In the wake of Yahoo! having announced that they would discontinue their Hadoop distribution and focus their efforts into Apache Hadoop the landscape has become tumultuous.

Yahoo! engineers have spent their time and effort contributing back to the Apache Hadoop security branch (branch of 0.20) and have proposed release candidates.

Currently being voted and discussed is “Release candidate″. If you are following the VOTE and the DISCUSSION then maybe you are like me it just cannot be done without a bowl of popcorn before opening the emails. It is getting heated in a good and constructive kind of way. there are already more emails in 5 days of May than there were in all of April. woot!

My take? Has it become Cloudera vs Yahoo! and Apache Hadoop releases will become fragmented because of it? Well, it is kind of like that already. 0.21 is the latest and can anyone that is not a committer quickly know or find out the difference between that and the other release branches? It is esoteric :( 0.22 is right around the corner too which is a release from trunk.

Lets take HBase as an example (a Hadoop project). Do you know what version of HDFS releases can support HBase in production without losing data? If you do then maybe you don’t realize that many people still don’t even know about the branch. And, now that CDH3 is out you can use that (thanks Cloudera!) otherwise it is highly recommended to not be in production with HBase unless you use the append branch of 0.20 which makes you miss out on other changes in trunk releases…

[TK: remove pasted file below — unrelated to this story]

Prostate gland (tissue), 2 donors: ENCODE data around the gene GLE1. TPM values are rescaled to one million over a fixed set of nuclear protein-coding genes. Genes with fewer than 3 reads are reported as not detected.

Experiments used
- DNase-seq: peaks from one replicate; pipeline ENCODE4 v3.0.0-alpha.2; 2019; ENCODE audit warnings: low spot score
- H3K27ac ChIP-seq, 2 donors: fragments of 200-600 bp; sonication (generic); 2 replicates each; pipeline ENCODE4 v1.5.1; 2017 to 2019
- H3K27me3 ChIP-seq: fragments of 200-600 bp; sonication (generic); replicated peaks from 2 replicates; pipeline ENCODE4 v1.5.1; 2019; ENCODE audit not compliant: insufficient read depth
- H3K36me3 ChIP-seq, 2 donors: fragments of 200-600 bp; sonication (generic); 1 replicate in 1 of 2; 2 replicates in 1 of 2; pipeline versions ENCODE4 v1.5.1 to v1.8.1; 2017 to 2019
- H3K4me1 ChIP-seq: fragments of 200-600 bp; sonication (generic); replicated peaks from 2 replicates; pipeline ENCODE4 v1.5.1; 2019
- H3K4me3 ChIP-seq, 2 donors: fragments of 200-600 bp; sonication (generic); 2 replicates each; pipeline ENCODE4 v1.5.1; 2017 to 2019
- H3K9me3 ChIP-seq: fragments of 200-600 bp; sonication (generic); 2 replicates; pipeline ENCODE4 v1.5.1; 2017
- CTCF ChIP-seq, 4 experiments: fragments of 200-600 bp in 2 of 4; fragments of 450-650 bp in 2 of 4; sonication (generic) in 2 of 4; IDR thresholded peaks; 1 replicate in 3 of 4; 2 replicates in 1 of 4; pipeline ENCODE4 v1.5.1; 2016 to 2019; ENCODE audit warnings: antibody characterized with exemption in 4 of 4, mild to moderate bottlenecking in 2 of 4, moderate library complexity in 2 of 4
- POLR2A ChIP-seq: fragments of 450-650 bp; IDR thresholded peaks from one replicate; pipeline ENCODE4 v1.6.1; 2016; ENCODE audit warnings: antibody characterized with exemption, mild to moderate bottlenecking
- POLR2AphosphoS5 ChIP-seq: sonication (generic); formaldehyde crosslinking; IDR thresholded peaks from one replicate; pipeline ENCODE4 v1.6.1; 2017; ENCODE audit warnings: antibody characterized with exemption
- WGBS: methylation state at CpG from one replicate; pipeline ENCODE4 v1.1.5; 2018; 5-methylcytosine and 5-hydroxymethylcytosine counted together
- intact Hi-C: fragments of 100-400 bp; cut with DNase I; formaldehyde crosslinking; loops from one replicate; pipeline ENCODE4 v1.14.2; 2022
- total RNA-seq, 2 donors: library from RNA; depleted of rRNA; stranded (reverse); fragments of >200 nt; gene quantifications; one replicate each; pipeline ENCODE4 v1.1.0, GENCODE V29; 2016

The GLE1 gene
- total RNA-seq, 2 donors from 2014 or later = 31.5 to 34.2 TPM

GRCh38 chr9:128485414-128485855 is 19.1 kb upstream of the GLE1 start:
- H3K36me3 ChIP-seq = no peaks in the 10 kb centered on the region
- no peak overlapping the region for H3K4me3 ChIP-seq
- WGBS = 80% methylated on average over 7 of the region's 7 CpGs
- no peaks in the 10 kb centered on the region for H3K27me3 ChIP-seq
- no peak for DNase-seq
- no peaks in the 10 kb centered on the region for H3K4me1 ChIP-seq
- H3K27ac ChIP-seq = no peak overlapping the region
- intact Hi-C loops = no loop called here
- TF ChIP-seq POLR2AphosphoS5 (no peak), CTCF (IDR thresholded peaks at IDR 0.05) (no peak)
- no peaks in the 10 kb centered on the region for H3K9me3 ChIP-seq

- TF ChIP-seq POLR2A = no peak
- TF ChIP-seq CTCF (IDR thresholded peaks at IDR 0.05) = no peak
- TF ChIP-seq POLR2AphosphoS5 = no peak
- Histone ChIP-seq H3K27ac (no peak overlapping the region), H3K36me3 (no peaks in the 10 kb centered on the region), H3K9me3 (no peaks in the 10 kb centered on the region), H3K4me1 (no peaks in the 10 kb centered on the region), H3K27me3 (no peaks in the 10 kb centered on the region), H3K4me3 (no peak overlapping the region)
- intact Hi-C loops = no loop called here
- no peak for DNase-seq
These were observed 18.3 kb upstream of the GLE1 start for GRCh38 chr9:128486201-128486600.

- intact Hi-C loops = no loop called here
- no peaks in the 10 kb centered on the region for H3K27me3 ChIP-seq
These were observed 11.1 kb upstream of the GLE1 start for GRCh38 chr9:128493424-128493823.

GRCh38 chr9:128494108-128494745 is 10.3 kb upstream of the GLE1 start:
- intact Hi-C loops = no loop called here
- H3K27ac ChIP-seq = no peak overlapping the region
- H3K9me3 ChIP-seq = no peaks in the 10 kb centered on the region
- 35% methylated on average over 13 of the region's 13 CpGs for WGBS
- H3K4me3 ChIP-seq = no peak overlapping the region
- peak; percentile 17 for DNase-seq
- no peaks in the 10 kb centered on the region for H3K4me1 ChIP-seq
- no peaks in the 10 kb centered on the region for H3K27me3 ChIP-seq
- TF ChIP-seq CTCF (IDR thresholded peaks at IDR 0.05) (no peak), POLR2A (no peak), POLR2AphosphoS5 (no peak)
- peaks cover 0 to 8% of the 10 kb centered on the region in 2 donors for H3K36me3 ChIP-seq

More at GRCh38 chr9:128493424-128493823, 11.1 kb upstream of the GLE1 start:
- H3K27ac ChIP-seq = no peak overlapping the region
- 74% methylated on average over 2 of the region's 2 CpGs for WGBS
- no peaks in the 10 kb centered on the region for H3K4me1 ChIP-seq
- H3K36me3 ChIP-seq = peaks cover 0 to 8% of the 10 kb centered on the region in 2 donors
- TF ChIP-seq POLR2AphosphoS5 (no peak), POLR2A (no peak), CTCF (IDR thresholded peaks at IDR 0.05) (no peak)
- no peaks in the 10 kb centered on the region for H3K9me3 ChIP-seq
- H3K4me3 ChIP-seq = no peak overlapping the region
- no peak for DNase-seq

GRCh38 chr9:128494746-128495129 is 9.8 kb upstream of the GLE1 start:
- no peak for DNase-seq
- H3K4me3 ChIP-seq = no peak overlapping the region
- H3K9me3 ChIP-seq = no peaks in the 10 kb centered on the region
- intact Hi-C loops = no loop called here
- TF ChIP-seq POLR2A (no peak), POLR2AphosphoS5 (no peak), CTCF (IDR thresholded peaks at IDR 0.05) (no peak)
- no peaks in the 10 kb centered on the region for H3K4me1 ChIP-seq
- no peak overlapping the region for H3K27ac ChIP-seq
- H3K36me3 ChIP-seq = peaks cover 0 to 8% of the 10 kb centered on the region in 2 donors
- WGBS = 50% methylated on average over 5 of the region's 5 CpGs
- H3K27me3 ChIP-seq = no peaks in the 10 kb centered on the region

__ eyes crossing inwards and sideways with what branch does what and when the trunk release has everything __

Hadoop is becoming an a la cart which features and fixes can I live without for all of what I really need to deploy … or requiring companies to hire a committer … or a bunch of folks that do nothing but Hadoop day in and day out (sounds like Oracle, ahhhhhh)… or going with the Cloudera Distribution (which is what I do and don’t look back). The barrier to entry feels like it has increased over the last year. However, stepping back from that the system overall has had a lot of improvements! A lot of great work by a lot of dedicated folks putting in their time and effort towards making Hadoop (in whatever form the elephant stampedes through its data) a reality.

Big shops that have teams of “Hadoop Engineers” (Yahoo, Facebook, eBay, LinkedIn, etc) with contributors and/or committers on that team should not have lots of impact because ultimately they are able to role their own releases for whatever they need/want themselves in production and just support it. Not all are so endowed.

Now, all of that having been said I write this because the discussion is REALLY good and has a lot of folks (including those from Yahoo! and Cloudera) bringing up pain points and proposing some great solutions that hopefully will contribute to the continued growth and success of the Apache Hadoop Community…. still if you want to run it in your company (and don’t have a committer on staff) then go download CDH3 it will get you going with the latest and greatest of all the releases, branches, etc, etc, etc. Great documentation too!

Joe Stein